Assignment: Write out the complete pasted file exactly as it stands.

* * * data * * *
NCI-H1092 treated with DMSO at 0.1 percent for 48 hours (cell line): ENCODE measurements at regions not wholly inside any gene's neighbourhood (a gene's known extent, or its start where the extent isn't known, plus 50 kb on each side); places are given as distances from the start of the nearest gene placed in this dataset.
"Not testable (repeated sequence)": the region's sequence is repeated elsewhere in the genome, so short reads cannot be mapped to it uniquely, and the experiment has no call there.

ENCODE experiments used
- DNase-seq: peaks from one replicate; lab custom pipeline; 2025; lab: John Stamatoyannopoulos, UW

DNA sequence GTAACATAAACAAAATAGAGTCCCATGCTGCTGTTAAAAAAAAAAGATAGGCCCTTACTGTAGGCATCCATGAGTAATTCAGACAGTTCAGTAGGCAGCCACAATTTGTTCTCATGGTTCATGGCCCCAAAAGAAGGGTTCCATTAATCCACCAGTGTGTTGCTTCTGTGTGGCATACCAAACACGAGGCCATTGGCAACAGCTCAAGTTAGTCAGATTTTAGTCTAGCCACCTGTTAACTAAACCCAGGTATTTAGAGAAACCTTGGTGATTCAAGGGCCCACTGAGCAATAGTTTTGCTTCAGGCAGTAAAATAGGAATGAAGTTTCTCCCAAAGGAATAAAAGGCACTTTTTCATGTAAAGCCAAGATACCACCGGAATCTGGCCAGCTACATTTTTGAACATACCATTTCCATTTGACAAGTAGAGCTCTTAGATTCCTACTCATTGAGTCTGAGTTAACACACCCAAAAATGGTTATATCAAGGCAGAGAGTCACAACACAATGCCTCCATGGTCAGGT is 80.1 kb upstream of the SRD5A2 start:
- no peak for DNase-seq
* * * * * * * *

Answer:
NCI-H1092 treated with DMSO at 0.1 percent for 48 hours (cell line): ENCODE measurements at regions not wholly inside any gene's neighbourhood (a gene's known extent, or its start where the extent isn't known, plus 50 kb on each side); places are given as distances from the start of the nearest gene placed in this dataset.
"Not testable (repeated sequence)": the region's sequence is repeated elsewhere in the genome, so short reads cannot be mapped to it uniquely, and the experiment has no call there.

ENCODE experiments used
- DNase-seq: peaks from one replicate; lab custom pipeline; 2025; lab: John Stamatoyannopoulos, UW

DNA sequence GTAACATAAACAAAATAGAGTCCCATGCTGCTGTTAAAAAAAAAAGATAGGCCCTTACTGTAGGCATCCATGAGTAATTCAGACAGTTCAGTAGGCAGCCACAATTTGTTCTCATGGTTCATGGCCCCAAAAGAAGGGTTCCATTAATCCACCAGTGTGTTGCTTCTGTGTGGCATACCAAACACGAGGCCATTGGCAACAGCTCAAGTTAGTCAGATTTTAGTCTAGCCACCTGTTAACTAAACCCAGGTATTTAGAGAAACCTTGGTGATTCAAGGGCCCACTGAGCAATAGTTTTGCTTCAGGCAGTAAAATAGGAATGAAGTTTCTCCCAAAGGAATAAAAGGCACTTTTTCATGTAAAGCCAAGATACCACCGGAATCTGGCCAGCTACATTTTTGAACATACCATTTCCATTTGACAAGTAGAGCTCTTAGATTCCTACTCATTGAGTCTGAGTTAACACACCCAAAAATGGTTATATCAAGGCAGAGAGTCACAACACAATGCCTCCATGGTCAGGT is 80.1 kb upstream of the SRD5A2 start:
- no peak for DNase-seq